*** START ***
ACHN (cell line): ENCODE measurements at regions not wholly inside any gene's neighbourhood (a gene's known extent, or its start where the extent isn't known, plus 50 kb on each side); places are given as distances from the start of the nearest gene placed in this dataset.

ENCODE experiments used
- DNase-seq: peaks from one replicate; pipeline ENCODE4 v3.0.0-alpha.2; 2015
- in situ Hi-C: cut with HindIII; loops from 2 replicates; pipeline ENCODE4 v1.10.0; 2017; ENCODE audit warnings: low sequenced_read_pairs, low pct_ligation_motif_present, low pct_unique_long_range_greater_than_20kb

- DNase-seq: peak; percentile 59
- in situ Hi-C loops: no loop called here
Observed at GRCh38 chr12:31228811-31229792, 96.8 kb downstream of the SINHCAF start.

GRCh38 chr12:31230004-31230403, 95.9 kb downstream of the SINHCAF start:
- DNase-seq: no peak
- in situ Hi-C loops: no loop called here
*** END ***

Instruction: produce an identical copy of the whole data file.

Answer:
ACHN (cell line): ENCODE measurements at regions not wholly inside any gene's neighbourhood (a gene's known extent, or its start where the extent isn't known, plus 50 kb on each side); places are given as distances from the start of the nearest gene placed in this dataset.

ENCODE experiments used
- DNase-seq: peaks from one replicate; pipeline ENCODE4 v3.0.0-alpha.2; 2015
- in situ Hi-C: cut with HindIII; loops from 2 replicates; pipeline ENCODE4 v1.10.0; 2017; ENCODE audit warnings: low sequenced_read_pairs, low pct_ligation_motif_present, low pct_unique_long_range_greater_than_20kb

- DNase-seq: peak; percentile 59
- in situ Hi-C loops: no loop called here
Observed at GRCh38 chr12:31228811-31229792, 96.8 kb downstream of the SINHCAF start.

GRCh38 chr12:31230004-31230403, 95.9 kb downstream of the SINHCAF start:
- DNase-seq: no peak
- in situ Hi-C loops: no loop called here